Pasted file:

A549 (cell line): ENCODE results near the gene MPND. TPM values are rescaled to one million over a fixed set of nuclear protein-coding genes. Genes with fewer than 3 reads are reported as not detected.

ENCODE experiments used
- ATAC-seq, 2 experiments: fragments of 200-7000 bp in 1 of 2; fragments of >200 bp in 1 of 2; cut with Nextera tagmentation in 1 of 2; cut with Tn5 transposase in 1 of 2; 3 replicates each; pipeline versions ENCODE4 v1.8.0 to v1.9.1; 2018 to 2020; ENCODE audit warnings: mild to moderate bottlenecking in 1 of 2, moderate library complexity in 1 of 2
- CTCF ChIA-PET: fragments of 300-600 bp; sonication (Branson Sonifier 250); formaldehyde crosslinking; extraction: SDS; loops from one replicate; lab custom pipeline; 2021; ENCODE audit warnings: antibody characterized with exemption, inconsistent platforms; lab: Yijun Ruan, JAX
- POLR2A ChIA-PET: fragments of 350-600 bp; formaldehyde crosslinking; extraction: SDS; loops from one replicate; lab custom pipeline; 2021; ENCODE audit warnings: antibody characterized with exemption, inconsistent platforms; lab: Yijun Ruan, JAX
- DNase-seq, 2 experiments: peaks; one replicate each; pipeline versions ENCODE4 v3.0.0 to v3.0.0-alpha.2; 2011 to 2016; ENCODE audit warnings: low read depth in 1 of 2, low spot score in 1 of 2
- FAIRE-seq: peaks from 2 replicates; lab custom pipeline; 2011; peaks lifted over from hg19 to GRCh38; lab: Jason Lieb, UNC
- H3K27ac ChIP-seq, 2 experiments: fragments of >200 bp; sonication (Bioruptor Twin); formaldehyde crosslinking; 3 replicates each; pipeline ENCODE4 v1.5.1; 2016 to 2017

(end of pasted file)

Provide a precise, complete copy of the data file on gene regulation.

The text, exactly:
A549 (cell line): ENCODE results near the gene MPND. TPM values are rescaled to one million over a fixed set of nuclear protein-coding genes. Genes with fewer than 3 reads are reported as not detected.

ENCODE experiments used
- ATAC-seq, 2 experiments: fragments of 200-7000 bp in 1 of 2; fragments of >200 bp in 1 of 2; cut with Nextera tagmentation in 1 of 2; cut with Tn5 transposase in 1 of 2; 3 replicates each; pipeline versions ENCODE4 v1.8.0 to v1.9.1; 2018 to 2020; ENCODE audit warnings: mild to moderate bottlenecking in 1 of 2, moderate library complexity in 1 of 2
- CTCF ChIA-PET: fragments of 300-600 bp; sonication (Branson Sonifier 250); formaldehyde crosslinking; extraction: SDS; loops from one replicate; lab custom pipeline; 2021; ENCODE audit warnings: antibody characterized with exemption, inconsistent platforms; lab: Yijun Ruan, JAX
- POLR2A ChIA-PET: fragments of 350-600 bp; formaldehyde crosslinking; extraction: SDS; loops from one replicate; lab custom pipeline; 2021; ENCODE audit warnings: antibody characterized with exemption, inconsistent platforms; lab: Yijun Ruan, JAX
- DNase-seq, 2 experiments: peaks; one replicate each; pipeline versions ENCODE4 v3.0.0 to v3.0.0-alpha.2; 2011 to 2016; ENCODE audit warnings: low read depth in 1 of 2, low spot score in 1 of 2
- FAIRE-seq: peaks from 2 replicates; lab custom pipeline; 2011; peaks lifted over from hg19 to GRCh38; lab: Jason Lieb, UNC
- H3K27ac ChIP-seq, 2 experiments: fragments of >200 bp; sonication (Bioruptor Twin); formaldehyde crosslinking; 3 replicates each; pipeline ENCODE4 v1.5.1; 2016 to 2017